The Limassol Water Board aims to cut down on leaks and waste through its participation in the Water Analytics programme of the Cyprus Research Promotion Foundation, it announced on Wednesday.
Water scarcity affects 10 per cent of Europeans and results in an estimated €100 billion in damages and lost economic potential in the EU, according to the programme’s website.
Around 10-40 per cent of Europe’s available water is lost because of leaks in the supply system and lack of water-saving technologies.
For instance, in 2015 cities and communities in Cyprus lost more than 20-30 per cent of their water due to leaks, which corresponds to more than €10 million in losses.
Besides financial losses, leaks can lead to broken pipes (causing disruption of operation), water quality degradation problems (affecting the wellbeing of society) and increased energy usage and associated greenhouse gas emissions (affecting climate change).
Reducing the losses by five to ten per cent would have a significant and direct financial impact on utilities.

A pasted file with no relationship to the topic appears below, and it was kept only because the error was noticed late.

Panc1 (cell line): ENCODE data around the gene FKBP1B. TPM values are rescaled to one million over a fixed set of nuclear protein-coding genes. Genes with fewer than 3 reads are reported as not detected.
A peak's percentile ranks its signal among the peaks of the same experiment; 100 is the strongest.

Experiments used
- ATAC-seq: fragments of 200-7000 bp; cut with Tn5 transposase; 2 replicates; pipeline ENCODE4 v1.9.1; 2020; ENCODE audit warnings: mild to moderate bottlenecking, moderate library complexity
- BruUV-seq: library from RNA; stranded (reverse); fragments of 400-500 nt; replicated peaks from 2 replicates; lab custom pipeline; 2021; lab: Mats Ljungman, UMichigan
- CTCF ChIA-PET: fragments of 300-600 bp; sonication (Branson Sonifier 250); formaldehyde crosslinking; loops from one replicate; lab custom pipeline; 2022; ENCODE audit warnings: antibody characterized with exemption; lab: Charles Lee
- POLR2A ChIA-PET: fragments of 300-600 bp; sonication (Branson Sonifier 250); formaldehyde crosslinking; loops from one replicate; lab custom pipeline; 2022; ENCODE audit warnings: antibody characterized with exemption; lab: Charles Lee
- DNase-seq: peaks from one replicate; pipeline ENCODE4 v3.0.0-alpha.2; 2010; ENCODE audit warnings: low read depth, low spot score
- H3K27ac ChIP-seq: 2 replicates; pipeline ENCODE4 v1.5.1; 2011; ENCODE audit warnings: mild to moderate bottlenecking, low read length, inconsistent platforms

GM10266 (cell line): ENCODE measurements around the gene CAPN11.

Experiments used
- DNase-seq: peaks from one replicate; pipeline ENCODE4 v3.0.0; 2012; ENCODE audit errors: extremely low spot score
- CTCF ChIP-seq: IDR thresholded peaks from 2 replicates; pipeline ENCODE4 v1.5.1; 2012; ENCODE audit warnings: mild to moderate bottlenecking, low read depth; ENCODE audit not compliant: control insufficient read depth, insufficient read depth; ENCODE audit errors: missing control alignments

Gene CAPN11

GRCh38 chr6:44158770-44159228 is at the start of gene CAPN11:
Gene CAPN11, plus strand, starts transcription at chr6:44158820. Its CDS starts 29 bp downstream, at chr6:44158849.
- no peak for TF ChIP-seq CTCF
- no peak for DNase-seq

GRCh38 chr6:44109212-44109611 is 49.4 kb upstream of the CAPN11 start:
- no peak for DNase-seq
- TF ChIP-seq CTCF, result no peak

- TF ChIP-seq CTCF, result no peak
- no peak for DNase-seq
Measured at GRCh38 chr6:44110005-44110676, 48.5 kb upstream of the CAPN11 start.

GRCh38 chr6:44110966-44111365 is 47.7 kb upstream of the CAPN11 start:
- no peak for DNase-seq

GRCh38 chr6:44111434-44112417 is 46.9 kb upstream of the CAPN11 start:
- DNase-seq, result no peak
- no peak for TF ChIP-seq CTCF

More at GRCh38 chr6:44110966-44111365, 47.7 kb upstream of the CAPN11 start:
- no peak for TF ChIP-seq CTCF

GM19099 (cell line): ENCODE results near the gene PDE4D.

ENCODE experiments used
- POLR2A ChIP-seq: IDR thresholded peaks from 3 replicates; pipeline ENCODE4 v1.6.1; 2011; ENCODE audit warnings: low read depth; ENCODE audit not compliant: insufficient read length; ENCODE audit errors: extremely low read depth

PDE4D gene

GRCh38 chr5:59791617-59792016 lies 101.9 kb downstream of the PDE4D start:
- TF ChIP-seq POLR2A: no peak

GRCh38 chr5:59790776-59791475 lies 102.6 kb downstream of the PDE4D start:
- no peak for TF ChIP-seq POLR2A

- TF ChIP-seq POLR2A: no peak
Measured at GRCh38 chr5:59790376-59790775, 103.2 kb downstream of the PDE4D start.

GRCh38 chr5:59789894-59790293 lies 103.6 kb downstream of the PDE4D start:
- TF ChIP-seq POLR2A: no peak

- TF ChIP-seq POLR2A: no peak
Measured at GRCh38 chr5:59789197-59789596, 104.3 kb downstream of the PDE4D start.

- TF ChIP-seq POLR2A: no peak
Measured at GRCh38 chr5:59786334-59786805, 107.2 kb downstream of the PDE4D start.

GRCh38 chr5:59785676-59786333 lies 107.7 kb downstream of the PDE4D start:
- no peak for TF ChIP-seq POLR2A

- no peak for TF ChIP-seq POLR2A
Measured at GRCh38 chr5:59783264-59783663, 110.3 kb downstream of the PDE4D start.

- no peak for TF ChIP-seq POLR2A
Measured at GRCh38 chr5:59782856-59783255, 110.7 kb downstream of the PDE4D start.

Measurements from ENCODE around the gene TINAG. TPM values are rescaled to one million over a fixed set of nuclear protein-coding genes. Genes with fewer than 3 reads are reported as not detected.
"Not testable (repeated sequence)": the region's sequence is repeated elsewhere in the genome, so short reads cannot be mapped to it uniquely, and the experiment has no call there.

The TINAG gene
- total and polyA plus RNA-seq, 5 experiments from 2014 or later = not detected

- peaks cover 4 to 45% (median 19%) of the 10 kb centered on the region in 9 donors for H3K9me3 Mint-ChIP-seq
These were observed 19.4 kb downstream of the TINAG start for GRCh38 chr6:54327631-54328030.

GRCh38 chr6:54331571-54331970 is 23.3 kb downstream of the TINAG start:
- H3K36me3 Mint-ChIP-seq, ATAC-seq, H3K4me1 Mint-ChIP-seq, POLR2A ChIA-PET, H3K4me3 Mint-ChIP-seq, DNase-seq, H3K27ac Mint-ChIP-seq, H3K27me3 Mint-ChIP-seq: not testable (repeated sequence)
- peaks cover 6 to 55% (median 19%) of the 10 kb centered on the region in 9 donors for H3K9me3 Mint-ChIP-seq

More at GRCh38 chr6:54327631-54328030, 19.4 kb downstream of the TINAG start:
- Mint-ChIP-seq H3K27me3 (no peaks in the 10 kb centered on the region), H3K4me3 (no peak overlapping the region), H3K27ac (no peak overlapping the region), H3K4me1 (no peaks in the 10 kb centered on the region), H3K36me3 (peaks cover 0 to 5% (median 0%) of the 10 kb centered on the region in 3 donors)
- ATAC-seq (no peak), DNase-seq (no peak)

As small and medium size utilities do not typically have the human and financial capacity to apply technologies to minimise leaks, they often end up with higher percentage of water losses.
Most water utilities currently rely on consumers to report leakages and on their operators to monitor measurements to detect incidents. Though academic research has advanced significantly with intelligent ICT solutions which could enhance the utilities’ capabilities in improving efficiency and detecting leaks, it is in general disconnected from the industry, the website added.
The Water Analytics project aims to bridge these two worlds by making smart water technologies accessible to all water operators offering them an innovative low-cost intelligent software/hardware solution to reduce operational expenses, leaks and energy use. Using research-based data analytics, crowdsourcing and machine learning, the programme aims to improve the ability to detect and isolate incidents within a water network.